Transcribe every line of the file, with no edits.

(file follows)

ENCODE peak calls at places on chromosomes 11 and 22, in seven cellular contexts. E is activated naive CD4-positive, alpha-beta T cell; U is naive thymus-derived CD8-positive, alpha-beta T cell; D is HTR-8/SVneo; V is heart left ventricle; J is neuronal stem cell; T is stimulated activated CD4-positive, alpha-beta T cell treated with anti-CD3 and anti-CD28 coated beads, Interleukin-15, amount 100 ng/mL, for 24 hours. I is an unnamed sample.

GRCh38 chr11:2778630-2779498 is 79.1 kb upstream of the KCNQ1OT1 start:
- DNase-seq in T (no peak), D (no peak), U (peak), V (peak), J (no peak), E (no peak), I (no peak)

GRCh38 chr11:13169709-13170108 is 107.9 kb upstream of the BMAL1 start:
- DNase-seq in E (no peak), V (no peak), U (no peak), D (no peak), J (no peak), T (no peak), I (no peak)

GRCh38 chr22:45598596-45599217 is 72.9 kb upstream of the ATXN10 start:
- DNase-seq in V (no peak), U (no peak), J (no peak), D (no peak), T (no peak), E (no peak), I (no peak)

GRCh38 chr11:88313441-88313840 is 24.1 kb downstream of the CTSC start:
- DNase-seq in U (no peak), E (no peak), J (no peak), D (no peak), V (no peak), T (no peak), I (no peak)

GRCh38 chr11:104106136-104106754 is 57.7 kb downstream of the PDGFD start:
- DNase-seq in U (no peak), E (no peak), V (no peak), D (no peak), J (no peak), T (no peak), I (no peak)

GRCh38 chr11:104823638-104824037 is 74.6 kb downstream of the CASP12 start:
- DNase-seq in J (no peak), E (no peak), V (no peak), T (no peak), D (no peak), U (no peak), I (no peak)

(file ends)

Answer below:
ENCODE peak calls at places on chromosomes 11 and 22, in seven cellular contexts. E is activated naive CD4-positive, alpha-beta T cell; U is naive thymus-derived CD8-positive, alpha-beta T cell; D is HTR-8/SVneo; V is heart left ventricle; J is neuronal stem cell; T is stimulated activated CD4-positive, alpha-beta T cell treated with anti-CD3 and anti-CD28 coated beads, Interleukin-15, amount 100 ng/mL, for 24 hours. I is an unnamed sample.

GRCh38 chr11:2778630-2779498 is 79.1 kb upstream of the KCNQ1OT1 start:
- DNase-seq in T (no peak), D (no peak), U (peak), V (peak), J (no peak), E (no peak), I (no peak)

GRCh38 chr11:13169709-13170108 is 107.9 kb upstream of the BMAL1 start:
- DNase-seq in E (no peak), V (no peak), U (no peak), D (no peak), J (no peak), T (no peak), I (no peak)

GRCh38 chr22:45598596-45599217 is 72.9 kb upstream of the ATXN10 start:
- DNase-seq in V (no peak), U (no peak), J (no peak), D (no peak), T (no peak), E (no peak), I (no peak)

GRCh38 chr11:88313441-88313840 is 24.1 kb downstream of the CTSC start:
- DNase-seq in U (no peak), E (no peak), J (no peak), D (no peak), V (no peak), T (no peak), I (no peak)

GRCh38 chr11:104106136-104106754 is 57.7 kb downstream of the PDGFD start:
- DNase-seq in U (no peak), E (no peak), V (no peak), D (no peak), J (no peak), T (no peak), I (no peak)

GRCh38 chr11:104823638-104824037 is 74.6 kb downstream of the CASP12 start:
- DNase-seq in J (no peak), E (no peak), V (no peak), T (no peak), D (no peak), U (no peak), I (no peak)